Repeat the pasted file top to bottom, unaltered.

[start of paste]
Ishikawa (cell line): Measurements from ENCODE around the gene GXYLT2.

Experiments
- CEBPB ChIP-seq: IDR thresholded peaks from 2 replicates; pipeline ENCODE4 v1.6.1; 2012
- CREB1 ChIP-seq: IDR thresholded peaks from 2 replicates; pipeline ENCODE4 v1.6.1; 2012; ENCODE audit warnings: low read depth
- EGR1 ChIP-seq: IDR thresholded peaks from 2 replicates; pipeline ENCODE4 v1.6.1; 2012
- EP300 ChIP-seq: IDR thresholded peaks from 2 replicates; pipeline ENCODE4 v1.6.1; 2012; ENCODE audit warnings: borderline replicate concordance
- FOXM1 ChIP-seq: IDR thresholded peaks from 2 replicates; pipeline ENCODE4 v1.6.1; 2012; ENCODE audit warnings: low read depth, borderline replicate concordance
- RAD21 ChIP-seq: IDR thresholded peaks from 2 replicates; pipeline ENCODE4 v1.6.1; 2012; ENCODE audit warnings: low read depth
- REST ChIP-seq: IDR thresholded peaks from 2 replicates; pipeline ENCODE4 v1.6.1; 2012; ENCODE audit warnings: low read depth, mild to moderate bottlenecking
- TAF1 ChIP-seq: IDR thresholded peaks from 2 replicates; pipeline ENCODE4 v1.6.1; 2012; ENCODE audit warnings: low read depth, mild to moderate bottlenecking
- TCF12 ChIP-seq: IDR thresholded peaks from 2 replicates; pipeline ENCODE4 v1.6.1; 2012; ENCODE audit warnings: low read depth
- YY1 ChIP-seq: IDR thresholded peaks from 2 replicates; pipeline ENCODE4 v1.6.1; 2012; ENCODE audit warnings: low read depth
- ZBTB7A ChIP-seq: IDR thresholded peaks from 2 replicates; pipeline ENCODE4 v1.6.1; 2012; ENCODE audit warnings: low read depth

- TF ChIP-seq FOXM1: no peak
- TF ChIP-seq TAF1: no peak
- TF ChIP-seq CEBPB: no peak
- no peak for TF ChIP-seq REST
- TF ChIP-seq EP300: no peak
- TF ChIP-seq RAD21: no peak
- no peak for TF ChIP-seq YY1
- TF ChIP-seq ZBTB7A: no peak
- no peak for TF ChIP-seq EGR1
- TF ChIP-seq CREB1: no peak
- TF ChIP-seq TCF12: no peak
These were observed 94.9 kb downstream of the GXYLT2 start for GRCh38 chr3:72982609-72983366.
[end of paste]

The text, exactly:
Ishikawa (cell line): Measurements from ENCODE around the gene GXYLT2.

Experiments
- CEBPB ChIP-seq: IDR thresholded peaks from 2 replicates; pipeline ENCODE4 v1.6.1; 2012
- CREB1 ChIP-seq: IDR thresholded peaks from 2 replicates; pipeline ENCODE4 v1.6.1; 2012; ENCODE audit warnings: low read depth
- EGR1 ChIP-seq: IDR thresholded peaks from 2 replicates; pipeline ENCODE4 v1.6.1; 2012
- EP300 ChIP-seq: IDR thresholded peaks from 2 replicates; pipeline ENCODE4 v1.6.1; 2012; ENCODE audit warnings: borderline replicate concordance
- FOXM1 ChIP-seq: IDR thresholded peaks from 2 replicates; pipeline ENCODE4 v1.6.1; 2012; ENCODE audit warnings: low read depth, borderline replicate concordance
- RAD21 ChIP-seq: IDR thresholded peaks from 2 replicates; pipeline ENCODE4 v1.6.1; 2012; ENCODE audit warnings: low read depth
- REST ChIP-seq: IDR thresholded peaks from 2 replicates; pipeline ENCODE4 v1.6.1; 2012; ENCODE audit warnings: low read depth, mild to moderate bottlenecking
- TAF1 ChIP-seq: IDR thresholded peaks from 2 replicates; pipeline ENCODE4 v1.6.1; 2012; ENCODE audit warnings: low read depth, mild to moderate bottlenecking
- TCF12 ChIP-seq: IDR thresholded peaks from 2 replicates; pipeline ENCODE4 v1.6.1; 2012; ENCODE audit warnings: low read depth
- YY1 ChIP-seq: IDR thresholded peaks from 2 replicates; pipeline ENCODE4 v1.6.1; 2012; ENCODE audit warnings: low read depth
- ZBTB7A ChIP-seq: IDR thresholded peaks from 2 replicates; pipeline ENCODE4 v1.6.1; 2012; ENCODE audit warnings: low read depth

- TF ChIP-seq FOXM1: no peak
- TF ChIP-seq TAF1: no peak
- TF ChIP-seq CEBPB: no peak
- no peak for TF ChIP-seq REST
- TF ChIP-seq EP300: no peak
- TF ChIP-seq RAD21: no peak
- no peak for TF ChIP-seq YY1
- TF ChIP-seq ZBTB7A: no peak
- no peak for TF ChIP-seq EGR1
- TF ChIP-seq CREB1: no peak
- TF ChIP-seq TCF12: no peak
These were observed 94.9 kb downstream of the GXYLT2 start for GRCh38 chr3:72982609-72983366.